What is a vision processing unit (VPU)?

by Stephen M. Walker II, Co-Founder / CEO

What is a vision processing unit (VPU)?

A Vision Processing Unit (VPU) is a specialized type of microprocessor designed specifically for accelerating computer vision tasks such as image and video processing, object detection, feature extraction, and machine learning inference. VPUs are designed to handle real-time, high-volume data streams efficiently and with low power consumption.

What are the main functions of a VPU?

A Vision Processing Unit (VPU) is a specialized type of microprocessor designed to accelerate machine vision tasks. It is a specific type of AI accelerator, distinct from video processing units, which are specialized for video processing tasks. VPUs are optimized to support tasks like image processing and are particularly useful in machine learning.

VPUs are designed to handle demanding computer vision and edge AI workloads efficiently. They achieve a balance of power efficiency and compute performance by coupling highly parallel programmable compute with workload-specific hardware acceleration. This technology enables intelligent cameras, edge servers, and AI appliances with deep neural networks and computer vision-based applications in areas such as security and safety, and industrial automation.

VPUs are often used in edge computing scenarios where there is no interaction with the cloud, providing benefits such as no latency and more privacy. They are also independent, allowing you to allocate the processing power to the VPU and free the rest of your computer for other tasks. VPUs are also affordable and versatile, capable of increasing the speed of a variety of devices, from Raspberry Pis to cameras to computers.

Examples of VPUs include the Movidius Myriad X and Myriad 2 from Intel Corporation, which are used in various applications including Google Project Tango, Google Clips, and DJI drones.

In comparison to GPUs, VPUs are generally smaller, more affordable, and more power-efficient, making them suitable for use in compact and portable devices. However, for tasks requiring high computational power and where space and budget are not constraints, GPUs may still be the preferred choice.

How does a VPU work?

A Vision Processing Unit (VPU) works by accelerating machine vision tasks, which are often used in artificial intelligence (AI) and machine learning applications. VPUs are designed to handle tasks like image processing and are particularly useful in machine learning.

VPUs operate by coupling highly parallel programmable compute with workload-specific hardware acceleration. This combination allows VPUs to achieve a balance of power efficiency and compute performance, making them ideal for demanding computer vision and edge AI workloads.

In terms of specific operations, VPUs often use tools like the OpenVINO toolkit for decoding and encoding tasks, and libraries like OpenCV for preprocessing tasks, which typically include resizing and fitting the image to the requirements of the network.

VPUs are optimized for performance per watt and have a greater emphasis on on-chip dataflow between many parallel execution units, similar to a manycore DSP. They may focus on low precision fixed point arithmetic for image processing, which is distinct from GPUs that contain specialized hardware for rasterization and texture mapping for 3D graphics.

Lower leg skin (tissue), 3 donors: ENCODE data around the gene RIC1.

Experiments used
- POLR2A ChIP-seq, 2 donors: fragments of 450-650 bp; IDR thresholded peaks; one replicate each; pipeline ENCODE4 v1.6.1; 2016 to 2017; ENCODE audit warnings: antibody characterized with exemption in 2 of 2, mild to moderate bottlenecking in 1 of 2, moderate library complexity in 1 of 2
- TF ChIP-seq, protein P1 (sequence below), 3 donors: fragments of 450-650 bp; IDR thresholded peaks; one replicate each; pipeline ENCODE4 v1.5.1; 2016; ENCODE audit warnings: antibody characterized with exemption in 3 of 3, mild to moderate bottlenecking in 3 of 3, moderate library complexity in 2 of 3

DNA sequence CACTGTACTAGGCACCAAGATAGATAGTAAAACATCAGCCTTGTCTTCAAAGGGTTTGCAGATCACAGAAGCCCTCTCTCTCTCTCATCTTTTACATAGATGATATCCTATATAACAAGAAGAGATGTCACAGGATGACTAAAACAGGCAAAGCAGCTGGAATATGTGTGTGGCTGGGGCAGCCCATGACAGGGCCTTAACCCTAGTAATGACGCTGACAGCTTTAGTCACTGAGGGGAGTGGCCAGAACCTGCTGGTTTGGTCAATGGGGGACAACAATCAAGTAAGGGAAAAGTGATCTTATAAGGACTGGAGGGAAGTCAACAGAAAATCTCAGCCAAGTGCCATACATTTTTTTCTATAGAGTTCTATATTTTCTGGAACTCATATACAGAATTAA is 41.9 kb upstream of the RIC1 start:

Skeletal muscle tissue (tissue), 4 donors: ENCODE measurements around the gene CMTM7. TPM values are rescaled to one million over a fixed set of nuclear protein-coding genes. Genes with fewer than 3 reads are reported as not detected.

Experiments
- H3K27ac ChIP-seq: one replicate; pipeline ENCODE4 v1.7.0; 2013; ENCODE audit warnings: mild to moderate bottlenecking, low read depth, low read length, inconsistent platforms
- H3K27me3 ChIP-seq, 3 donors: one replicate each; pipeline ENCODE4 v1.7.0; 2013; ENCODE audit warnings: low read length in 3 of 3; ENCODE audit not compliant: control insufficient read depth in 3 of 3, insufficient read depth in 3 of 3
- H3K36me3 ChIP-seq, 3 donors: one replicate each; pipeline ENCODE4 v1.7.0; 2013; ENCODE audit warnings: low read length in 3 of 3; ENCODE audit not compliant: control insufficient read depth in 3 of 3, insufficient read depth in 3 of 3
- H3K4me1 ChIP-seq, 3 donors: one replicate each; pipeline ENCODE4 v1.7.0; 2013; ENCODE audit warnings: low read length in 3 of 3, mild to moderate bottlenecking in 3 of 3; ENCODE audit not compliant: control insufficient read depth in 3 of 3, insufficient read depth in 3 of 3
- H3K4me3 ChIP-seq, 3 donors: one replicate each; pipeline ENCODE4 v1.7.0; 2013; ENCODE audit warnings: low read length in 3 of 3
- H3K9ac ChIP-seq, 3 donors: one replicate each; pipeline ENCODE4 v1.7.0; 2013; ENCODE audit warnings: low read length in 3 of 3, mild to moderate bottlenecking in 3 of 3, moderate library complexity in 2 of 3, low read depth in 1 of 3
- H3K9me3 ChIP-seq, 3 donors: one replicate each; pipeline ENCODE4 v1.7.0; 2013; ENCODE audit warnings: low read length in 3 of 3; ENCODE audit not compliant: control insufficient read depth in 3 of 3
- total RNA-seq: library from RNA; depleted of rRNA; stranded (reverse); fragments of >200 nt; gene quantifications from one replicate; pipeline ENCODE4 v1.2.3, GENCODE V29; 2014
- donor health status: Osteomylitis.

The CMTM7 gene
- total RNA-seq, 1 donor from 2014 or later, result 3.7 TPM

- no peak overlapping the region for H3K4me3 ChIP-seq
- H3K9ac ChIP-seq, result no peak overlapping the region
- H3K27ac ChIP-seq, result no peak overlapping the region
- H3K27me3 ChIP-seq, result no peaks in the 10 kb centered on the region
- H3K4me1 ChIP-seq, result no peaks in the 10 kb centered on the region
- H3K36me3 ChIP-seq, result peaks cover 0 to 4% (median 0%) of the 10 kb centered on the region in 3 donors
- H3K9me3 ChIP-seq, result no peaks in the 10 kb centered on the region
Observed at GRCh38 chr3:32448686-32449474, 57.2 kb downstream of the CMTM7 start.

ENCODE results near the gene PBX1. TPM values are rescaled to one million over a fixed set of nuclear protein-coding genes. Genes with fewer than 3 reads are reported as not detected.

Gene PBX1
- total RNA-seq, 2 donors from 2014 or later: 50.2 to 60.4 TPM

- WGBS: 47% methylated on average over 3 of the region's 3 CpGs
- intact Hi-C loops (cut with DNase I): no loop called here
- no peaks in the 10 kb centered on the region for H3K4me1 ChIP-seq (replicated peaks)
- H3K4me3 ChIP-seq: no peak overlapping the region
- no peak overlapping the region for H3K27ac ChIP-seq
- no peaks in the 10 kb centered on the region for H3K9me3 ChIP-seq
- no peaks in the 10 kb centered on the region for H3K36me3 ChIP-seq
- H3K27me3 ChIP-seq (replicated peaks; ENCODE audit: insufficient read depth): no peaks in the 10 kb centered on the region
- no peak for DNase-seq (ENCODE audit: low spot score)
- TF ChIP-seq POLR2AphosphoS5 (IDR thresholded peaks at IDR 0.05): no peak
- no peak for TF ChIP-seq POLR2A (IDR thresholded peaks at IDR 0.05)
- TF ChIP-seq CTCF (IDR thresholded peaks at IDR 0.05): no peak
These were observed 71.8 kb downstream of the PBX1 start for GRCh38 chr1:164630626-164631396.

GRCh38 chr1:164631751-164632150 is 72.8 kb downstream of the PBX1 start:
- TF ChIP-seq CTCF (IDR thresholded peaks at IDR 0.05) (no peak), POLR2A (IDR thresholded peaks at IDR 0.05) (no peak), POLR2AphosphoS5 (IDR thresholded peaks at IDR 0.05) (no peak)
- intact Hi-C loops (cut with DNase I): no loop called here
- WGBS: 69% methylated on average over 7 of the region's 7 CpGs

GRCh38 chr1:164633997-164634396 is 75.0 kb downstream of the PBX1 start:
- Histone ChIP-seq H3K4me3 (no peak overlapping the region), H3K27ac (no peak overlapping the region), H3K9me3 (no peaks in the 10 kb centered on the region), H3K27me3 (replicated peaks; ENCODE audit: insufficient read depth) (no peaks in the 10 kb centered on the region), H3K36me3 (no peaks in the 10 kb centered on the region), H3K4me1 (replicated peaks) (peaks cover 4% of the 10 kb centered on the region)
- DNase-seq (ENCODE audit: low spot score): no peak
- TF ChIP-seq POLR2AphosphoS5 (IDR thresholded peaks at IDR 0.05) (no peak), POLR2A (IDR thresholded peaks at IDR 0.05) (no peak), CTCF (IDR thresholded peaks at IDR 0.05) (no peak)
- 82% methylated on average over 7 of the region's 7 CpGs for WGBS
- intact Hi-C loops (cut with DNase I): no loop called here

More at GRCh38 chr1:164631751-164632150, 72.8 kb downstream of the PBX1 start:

VPUs can also interface directly with cameras, bypassing any off-chip buffers, which is beneficial for tasks that require real-time processing and low latency.

In terms of software, to make a model work with a VPU, tools like the OpenVINO toolkit are used to convert the models to an intermediate representation and then interface with the chip and camera.

What are some popular VPU architectures?

There are several popular Vision Processing Unit (VPU) architectures, each with its unique features and capabilities. Here are some of the most notable ones:

  1. Movidius Myriad X — This VPU from Intel is designed for on-device artificial intelligence (AI) applications. It features a Neural Compute Engine — a dedicated hardware accelerator for deep neural network inferences. The chip also includes imaging and vision accelerators for tasks such as image signal processing and encoding/decoding of video streams.

  2. Movidius Myriad 2 — Also from Intel, this VPU is optimized for high-performance, low-power vision processing. It's used in a variety of devices, from drones to smart cameras, and is capable of performing complex neural network computations at high speed while maintaining low power consumption.

  3. Google Edge TPU — This is a small ASIC designed by Google that provides high-performance ML inferencing for edge devices. The Edge TPU is capable of executing state-of-the-art mobile vision models such as MobileNet v2 at 100+ fps, in a power-efficient manner.

  4. Huawei Ascend 310 — This VPU is designed for AI inferencing in edge computing scenarios. It supports various AI models, including CNN, RNN, and DNN. It's capable of processing 16-channel HD video in real-time and is used in applications such as smart cities and autonomous vehicles.

Each of these architectures has its strengths and is suited to different types of applications, depending on factors such as the required processing power, energy efficiency, and specific task requirements.

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